The interior is dominated at one end by a pulpit (1824) and a gallery, made of yellowwood and stinkwood, that runs around the back and the two long sides.
This is one of the loveliest buildings in Cape Town. And to think it was very nearly demolished to make way for a car park. Your heart stops when you hear what they wanted to do – and often did – in the 1970s. One of the oldest churches in South Africa that still exists in its original form, it was nearly lost when the hotel next door needed room to expand. By then, its congregation had largely been resettled on the Cape Flats – in fact, it was proposed that a replica be built in a coloured township on the fringe of the city. We’re lucky that it is still standing.
The Suid-Afrikaanse Sendinggestig was built in 1804 by the South African Missionary Society, an offshoot of the Dutch Reformed Church. Its primary purpose was to convert slaves to Christianity by providing religious and literacy instruction, and this was the first official slave church in the country. For over two centuries, slaves formed an integral part of daily life at the Cape. They were builders, artisans, coopers, food vendors, fishermen, grave diggers, water carriers, wood collectors, gardeners and porters. Even modest homes would have owned a slave or two, perhaps a housemaid, or a nursemaid for the children. It is estimated that 63 000 slaves were imported between the mid-17th century and the early 19th century.
The building’s magnificent facade, designed by FW de Wet, with its fluted Corinthian pilasters, dentilled cornice, plaster swags and urns, is one of the high points of Cape Town’s city centre. Although it is much smaller, it bears a strong resemblance to the facade of Strand Street’s Lutheran Church, both of which are essentially large halls for preaching in. Along with the Groote Kerk, these venues all had a similar liturgical purpose in that they were ‘preaching boxes’ dominated by a pulpit, in this case, a wonderful neoclassical one approached by a double flight of steps.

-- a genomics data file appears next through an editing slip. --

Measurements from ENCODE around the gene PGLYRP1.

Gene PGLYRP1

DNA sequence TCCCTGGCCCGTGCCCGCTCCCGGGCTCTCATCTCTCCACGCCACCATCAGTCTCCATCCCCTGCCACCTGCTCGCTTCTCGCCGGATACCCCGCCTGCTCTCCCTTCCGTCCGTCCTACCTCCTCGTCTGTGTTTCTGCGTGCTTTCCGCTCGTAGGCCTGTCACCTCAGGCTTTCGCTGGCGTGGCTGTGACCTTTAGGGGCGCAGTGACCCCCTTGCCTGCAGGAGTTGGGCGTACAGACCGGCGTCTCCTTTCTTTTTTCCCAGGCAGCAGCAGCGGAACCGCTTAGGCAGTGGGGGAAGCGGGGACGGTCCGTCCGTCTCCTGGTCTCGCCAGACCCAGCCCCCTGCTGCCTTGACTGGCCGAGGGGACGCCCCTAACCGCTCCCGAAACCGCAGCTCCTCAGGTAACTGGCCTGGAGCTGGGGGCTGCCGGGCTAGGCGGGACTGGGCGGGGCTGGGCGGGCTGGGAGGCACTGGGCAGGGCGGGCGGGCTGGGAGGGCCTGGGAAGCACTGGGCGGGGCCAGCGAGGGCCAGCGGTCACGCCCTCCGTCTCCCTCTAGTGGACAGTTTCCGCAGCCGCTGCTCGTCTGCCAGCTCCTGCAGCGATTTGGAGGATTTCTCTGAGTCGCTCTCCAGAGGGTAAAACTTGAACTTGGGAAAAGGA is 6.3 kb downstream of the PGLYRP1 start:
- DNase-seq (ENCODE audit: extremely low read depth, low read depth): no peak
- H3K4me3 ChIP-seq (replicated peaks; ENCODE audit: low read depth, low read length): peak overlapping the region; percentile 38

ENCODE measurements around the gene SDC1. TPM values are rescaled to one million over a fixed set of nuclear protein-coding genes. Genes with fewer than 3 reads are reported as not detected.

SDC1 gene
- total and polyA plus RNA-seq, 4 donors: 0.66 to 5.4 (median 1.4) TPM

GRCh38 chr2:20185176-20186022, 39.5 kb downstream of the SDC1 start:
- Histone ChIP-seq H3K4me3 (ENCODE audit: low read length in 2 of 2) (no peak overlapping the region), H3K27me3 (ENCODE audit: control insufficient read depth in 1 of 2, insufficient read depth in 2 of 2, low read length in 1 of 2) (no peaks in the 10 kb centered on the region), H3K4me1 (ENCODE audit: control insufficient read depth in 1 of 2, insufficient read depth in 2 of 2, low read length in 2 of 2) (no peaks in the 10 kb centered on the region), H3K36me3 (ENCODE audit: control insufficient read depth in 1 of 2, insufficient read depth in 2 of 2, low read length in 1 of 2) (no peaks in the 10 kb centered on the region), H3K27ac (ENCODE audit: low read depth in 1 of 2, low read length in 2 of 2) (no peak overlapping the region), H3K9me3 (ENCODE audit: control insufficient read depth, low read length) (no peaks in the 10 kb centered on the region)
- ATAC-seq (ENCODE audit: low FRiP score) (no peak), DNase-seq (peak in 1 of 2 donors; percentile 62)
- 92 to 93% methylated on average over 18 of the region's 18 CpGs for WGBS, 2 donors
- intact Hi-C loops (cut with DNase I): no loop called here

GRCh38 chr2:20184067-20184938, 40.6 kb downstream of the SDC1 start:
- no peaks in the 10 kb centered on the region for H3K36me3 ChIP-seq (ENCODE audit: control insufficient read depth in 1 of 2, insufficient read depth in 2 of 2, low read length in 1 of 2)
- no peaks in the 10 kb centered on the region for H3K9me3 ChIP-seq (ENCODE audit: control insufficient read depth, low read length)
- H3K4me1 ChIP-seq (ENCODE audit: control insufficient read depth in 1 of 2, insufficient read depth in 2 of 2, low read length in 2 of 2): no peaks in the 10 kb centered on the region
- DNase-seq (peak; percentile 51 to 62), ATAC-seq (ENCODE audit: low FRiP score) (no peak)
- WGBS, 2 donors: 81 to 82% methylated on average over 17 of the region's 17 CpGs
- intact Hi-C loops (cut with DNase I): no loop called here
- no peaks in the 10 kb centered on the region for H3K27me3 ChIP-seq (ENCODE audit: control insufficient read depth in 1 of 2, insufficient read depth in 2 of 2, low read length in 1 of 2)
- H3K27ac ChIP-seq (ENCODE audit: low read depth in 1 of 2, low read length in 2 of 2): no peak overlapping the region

Fortunately, the Sendinggestig, or Old Slave Church – now one of the oldest surviving buildings in Long Street – was saved from the fate of much of old Cape Town, given national monument status and turned into the South African Mission Museum Today, this gracious building plays an important role in commemorating the city’s slave heritage. Nearby, you will find the Slave Lodge; a plaque in Spin Street marking the site of the Slave Tree, where slaves were auctioned; the Town House, from where important notices and proclamations concerning slaves were read; Greenmarket Square, where fresh produce was sold and where there was a fountain from which the slaves fetched drinking water; Platteklip Stream on Table Mountain, where they went to do the household laundry; and, on the corner of Darling and Buitenkant streets, the site of the Whipping Post, where slaves were tied while receiving corporal punishment. It is not always easy to reconcile the brutal reality of our past with the architectural treasures it produced.
The fagade on Long Street, a baroque edifice of great beauty, has a temple front articulated by four Corinthian pilasters on high bases.
Saved from demolition in the 1970s, this delicate little church is no longer in use other than as a museum. The floor is made of slate quarried on Robben Island.